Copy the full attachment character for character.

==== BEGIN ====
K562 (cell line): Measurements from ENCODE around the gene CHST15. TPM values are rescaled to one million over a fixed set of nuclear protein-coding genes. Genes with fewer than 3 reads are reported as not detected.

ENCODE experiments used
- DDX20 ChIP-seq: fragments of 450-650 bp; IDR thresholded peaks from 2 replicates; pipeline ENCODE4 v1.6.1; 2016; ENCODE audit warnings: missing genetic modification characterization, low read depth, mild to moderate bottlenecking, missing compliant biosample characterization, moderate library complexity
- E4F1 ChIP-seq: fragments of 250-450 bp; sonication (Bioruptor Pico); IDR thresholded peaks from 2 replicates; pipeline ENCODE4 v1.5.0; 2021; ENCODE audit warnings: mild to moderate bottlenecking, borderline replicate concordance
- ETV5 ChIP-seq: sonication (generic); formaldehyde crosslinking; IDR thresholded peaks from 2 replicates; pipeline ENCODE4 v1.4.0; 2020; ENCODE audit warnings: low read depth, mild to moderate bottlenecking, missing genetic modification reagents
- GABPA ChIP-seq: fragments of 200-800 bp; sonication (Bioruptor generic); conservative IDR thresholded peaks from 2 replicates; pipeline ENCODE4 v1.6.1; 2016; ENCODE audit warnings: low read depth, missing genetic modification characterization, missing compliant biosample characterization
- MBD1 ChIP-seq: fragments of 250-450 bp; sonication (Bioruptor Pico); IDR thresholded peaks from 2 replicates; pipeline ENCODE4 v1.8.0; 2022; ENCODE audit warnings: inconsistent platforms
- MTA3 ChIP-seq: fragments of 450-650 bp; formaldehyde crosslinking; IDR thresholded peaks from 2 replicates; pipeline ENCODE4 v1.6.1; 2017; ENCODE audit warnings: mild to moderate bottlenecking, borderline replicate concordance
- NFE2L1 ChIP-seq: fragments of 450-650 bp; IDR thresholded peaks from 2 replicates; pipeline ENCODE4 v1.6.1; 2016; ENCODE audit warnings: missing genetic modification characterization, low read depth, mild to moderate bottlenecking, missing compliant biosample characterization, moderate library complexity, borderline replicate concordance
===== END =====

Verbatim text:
K562 (cell line): Measurements from ENCODE around the gene CHST15. TPM values are rescaled to one million over a fixed set of nuclear protein-coding genes. Genes with fewer than 3 reads are reported as not detected.

ENCODE experiments used
- DDX20 ChIP-seq: fragments of 450-650 bp; IDR thresholded peaks from 2 replicates; pipeline ENCODE4 v1.6.1; 2016; ENCODE audit warnings: missing genetic modification characterization, low read depth, mild to moderate bottlenecking, missing compliant biosample characterization, moderate library complexity
- E4F1 ChIP-seq: fragments of 250-450 bp; sonication (Bioruptor Pico); IDR thresholded peaks from 2 replicates; pipeline ENCODE4 v1.5.0; 2021; ENCODE audit warnings: mild to moderate bottlenecking, borderline replicate concordance
- ETV5 ChIP-seq: sonication (generic); formaldehyde crosslinking; IDR thresholded peaks from 2 replicates; pipeline ENCODE4 v1.4.0; 2020; ENCODE audit warnings: low read depth, mild to moderate bottlenecking, missing genetic modification reagents
- GABPA ChIP-seq: fragments of 200-800 bp; sonication (Bioruptor generic); conservative IDR thresholded peaks from 2 replicates; pipeline ENCODE4 v1.6.1; 2016; ENCODE audit warnings: low read depth, missing genetic modification characterization, missing compliant biosample characterization
- MBD1 ChIP-seq: fragments of 250-450 bp; sonication (Bioruptor Pico); IDR thresholded peaks from 2 replicates; pipeline ENCODE4 v1.8.0; 2022; ENCODE audit warnings: inconsistent platforms
- MTA3 ChIP-seq: fragments of 450-650 bp; formaldehyde crosslinking; IDR thresholded peaks from 2 replicates; pipeline ENCODE4 v1.6.1; 2017; ENCODE audit warnings: mild to moderate bottlenecking, borderline replicate concordance
- NFE2L1 ChIP-seq: fragments of 450-650 bp; IDR thresholded peaks from 2 replicates; pipeline ENCODE4 v1.6.1; 2016; ENCODE audit warnings: missing genetic modification characterization, low read depth, mild to moderate bottlenecking, missing compliant biosample characterization, moderate library complexity, borderline replicate concordance